This is not the first time I’ve written (or spoken) about the problems that plague conventional prenatal nutrition guidelines. Sometimes I feel a bit like a broken record, but judging by the questions that come my way from clients and from colleagues, I clearly need to talk about this more.
In this post, I’ll cover a handful of specific examples of how our conventional nutrition guidelines fall short for pregnant women. I specify a handful because there are many, many, many more issues that need attention—more than can be adequately covered on a blog (hint: you need a whole book to do it justice).
Research is constantly evolving, especially in the field of nutrition, and yet, there’s a lag time between new evidence getting incorporated into public policy. I’ve seen it firsthand. It’s unfortunate, but it’s the reality. No matter how great the program is and how good the people are, it takes an almost insurmountable amount of energy, effort, and most of all, TIME, to shift strongly-held beliefs. (And not to mention, the conflict of interest when corporations that have food-like products or medications to sell see their profits at stake with a change in such policies.)
Often, the battle of getting new information out into practice can take decades. Take, for example, trans fats. Researchers were speaking out against the use of trans fats starting in the 1960’s (if not sooner), and yet trans fats were not required to be labeled on food products (via the nutrition facts label) until 2006! Meanwhile, millions of people who were diligently following doctor’s orders to use margarine instead of “artery-clogging” butter were unknowingly setting the stage for heart disease, diabetes, and cancer.
I’ve been scouring the pregnancy nutrition research for years, particularly in the past year+ (as I was researching for my book, Real Food for Pregnancy) and have discovered a wide gap between current prenatal nutrition policies and the latest evidence-based research.
Here are a few examples.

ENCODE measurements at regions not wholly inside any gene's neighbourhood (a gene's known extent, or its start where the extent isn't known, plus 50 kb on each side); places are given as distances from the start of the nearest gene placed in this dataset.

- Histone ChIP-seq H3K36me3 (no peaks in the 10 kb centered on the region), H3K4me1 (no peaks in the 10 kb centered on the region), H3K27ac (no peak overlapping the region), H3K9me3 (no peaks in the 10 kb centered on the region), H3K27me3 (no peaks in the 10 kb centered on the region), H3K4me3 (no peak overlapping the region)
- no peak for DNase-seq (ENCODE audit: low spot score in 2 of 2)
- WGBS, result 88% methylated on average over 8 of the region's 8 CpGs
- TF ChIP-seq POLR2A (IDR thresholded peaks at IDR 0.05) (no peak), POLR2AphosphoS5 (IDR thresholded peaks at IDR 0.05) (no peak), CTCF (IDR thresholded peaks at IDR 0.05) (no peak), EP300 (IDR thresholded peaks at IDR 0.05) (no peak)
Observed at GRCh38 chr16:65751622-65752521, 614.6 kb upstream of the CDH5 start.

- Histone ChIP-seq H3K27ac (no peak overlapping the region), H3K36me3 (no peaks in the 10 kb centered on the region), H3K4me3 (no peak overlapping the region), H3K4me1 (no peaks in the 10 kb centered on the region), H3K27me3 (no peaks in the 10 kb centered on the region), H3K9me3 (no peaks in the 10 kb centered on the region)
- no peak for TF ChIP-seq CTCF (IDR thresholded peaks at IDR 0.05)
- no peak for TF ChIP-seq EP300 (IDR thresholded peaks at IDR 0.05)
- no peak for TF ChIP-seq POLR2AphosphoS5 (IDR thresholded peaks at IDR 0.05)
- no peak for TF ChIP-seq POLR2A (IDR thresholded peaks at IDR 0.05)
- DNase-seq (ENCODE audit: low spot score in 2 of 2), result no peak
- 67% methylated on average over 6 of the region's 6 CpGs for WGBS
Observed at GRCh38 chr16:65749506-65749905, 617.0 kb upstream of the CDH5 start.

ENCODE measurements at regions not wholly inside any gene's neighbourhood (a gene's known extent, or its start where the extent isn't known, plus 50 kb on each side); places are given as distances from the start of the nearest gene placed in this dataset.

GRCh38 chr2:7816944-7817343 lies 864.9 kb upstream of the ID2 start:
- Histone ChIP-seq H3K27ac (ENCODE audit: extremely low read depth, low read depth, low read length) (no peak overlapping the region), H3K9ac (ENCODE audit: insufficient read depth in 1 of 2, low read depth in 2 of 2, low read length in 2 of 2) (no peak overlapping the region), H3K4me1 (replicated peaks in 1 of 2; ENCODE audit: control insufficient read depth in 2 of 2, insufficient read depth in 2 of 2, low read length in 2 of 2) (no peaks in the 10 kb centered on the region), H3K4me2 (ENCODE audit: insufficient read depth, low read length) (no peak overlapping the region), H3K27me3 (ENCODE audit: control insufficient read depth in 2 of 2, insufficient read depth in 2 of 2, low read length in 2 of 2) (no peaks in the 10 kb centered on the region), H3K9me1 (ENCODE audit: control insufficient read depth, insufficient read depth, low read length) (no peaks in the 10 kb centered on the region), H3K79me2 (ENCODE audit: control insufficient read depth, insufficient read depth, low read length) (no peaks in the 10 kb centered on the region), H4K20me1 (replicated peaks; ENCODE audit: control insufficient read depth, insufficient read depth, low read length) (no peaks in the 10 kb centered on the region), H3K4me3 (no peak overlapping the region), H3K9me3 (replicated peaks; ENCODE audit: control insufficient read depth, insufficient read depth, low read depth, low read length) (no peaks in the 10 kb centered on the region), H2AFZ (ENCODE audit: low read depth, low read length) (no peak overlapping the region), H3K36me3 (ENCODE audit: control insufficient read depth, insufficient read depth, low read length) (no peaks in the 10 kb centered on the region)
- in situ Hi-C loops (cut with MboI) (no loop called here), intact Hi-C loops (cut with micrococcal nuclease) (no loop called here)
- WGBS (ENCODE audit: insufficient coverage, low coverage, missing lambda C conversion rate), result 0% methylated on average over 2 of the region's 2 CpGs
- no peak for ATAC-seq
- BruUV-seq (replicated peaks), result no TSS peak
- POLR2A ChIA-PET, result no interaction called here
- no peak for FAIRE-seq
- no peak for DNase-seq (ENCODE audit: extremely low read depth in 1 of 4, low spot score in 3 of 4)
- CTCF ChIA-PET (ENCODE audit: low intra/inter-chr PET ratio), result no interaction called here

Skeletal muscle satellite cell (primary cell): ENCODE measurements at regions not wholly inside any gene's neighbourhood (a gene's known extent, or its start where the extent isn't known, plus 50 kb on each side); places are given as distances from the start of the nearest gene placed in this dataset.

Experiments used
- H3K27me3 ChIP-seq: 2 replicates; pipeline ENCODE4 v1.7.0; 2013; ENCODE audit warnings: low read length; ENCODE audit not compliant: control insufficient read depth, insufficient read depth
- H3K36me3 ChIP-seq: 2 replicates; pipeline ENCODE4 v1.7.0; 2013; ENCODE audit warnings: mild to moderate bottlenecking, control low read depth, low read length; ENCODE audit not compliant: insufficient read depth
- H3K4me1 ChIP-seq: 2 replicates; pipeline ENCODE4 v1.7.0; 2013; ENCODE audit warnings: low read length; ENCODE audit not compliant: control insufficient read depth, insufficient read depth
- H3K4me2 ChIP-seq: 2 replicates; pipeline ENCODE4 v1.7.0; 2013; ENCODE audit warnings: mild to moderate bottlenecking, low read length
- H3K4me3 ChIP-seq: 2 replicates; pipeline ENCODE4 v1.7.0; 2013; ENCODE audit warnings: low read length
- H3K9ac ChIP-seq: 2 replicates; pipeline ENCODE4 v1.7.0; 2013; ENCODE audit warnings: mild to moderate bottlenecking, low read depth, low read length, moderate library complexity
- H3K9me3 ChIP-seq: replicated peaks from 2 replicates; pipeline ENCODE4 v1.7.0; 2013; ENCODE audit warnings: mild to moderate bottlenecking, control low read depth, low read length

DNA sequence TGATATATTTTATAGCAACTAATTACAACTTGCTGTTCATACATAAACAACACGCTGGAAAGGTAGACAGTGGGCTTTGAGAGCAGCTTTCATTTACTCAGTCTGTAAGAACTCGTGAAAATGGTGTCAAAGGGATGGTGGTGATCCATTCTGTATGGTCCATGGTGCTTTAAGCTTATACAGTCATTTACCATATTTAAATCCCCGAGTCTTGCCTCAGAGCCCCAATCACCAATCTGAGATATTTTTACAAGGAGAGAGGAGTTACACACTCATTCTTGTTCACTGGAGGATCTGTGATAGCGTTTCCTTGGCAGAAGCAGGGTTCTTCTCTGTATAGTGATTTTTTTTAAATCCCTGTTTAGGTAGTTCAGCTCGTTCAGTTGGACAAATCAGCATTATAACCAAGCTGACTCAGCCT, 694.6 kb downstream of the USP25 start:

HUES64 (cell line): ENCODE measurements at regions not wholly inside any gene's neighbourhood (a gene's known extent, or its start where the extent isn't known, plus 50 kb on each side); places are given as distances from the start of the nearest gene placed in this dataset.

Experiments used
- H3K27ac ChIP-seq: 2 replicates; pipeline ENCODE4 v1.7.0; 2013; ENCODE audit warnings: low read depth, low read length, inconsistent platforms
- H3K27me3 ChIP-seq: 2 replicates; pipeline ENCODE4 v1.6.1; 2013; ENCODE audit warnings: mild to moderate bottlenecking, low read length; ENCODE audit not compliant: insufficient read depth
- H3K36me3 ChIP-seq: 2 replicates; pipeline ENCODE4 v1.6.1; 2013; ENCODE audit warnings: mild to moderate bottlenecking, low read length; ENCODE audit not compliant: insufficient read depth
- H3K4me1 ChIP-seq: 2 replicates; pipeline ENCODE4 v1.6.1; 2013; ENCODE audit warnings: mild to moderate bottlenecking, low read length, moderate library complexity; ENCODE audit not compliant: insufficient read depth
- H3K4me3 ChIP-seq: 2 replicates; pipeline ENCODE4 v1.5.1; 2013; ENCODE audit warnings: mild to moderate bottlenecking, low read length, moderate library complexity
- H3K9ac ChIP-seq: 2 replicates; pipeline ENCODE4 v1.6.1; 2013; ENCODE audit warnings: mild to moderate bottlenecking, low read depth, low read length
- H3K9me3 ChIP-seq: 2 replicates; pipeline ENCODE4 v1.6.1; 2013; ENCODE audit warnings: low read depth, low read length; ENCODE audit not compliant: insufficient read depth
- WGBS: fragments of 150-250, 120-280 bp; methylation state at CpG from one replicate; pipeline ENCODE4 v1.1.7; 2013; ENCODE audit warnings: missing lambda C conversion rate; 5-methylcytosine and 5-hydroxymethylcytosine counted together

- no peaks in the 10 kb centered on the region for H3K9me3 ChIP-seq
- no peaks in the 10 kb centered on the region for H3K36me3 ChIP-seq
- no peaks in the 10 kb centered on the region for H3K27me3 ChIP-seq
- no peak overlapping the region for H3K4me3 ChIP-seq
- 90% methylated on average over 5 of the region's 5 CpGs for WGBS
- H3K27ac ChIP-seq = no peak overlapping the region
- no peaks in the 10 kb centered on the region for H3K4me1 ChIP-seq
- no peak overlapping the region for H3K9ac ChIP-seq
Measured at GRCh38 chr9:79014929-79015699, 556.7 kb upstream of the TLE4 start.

Why Prenatal Nutrition Guidelines Need to be Updated
If you look at any prenatal vitamin, you’ll see the”% daily value” listed to the right of every vitamin/mineral included in the formula. Most assume that as long as it says 100%, you’re set. You may be surprised to learn that recommended daily allowances (RDAs) are best-guesses and not set in stone. This is especially true for pregnancy, because most RDAs were set using data from adult men and then adjusted via mathematical estimations.
Or to put it this way:
“Nutrient requirements during pregnancy are usually calculated by adding an increment to the value for nonpregnant and nonlactating women that covers the cost of fetal growth and development and the associated changes in maternal tissue metabolism. This factorial approach, however, may not necessarily be correct because it does not take into account metabolic changes in absorption or excretion.” (American Journal of Clinical Nutrition, 2000)
Don’t get me wrong, the RDAs are still a good ballpark goal, but they aren’t perfect. When it comes to vitamin B12, the latest data suggests that pregnant women need TRIPLE the current recommended amount. (Journal of Nutrition, 2015)
This could be a significant concern for women who do not eat foods rich in vitamin B12 and/or rely entirely on a prenatal vitamin to meet their needs for vitamin B12 (such as vegetarians or those who limit foods of animal origin). B12 is one of many nutrients where *actual* needs are now known to be higher than current estimates.
Ever wonder why so many pregnant women crave pickles and olives? It’s probably the salt. Why? Because salt is an essential nutrient. I repeat: salt is an essential nutrient.
When you’re pregnant, your body has more fluids on board (blood volume expands + amniotic fluid) and when you have more fluids, you need more salt to balance it out. Think about it for a minute. If you’ve ever received IV fluids at the hospital, did they give you plain water? NO! They give you salt water because all of your bodily fluids also contain salt, where it serves as an electrolyte (among many other functions).
Many women are told to restrict salt (or they certainly are not told to eat more of it) as a means to avoid fluid retention or high blood pressure, but neither of these suggestions are scientifically sound. A Cochrane review—a highly respected source of evidence-based analyses—concluded that advice to lower salt intake in pregnancy should not be recommended. This advice holds true even for women who have high blood pressure or preeclampsia (some research suggests that more salt, NOT LESS, is ideal in these situations).
In fact, restricting salt can have serious consequences, such as growth restriction in baby and even fetal loss.
As one researcher explains,
“Salt is one of the integral components for normal growth of fetuses. Salt restriction during pregnancy is connected to intrauterine growth restriction or death, low birth weight, organ underdevelopment and dysfunction in adulthood probably through gene-mediated mechanisms.”(Journal of Biomedical Science, 2016)
“Extra salt in the diet seems to be essential for the health of a pregnant woman, her fetus, placental development, and appropriate function.” (Journal of Reproductive Immunology, 2014)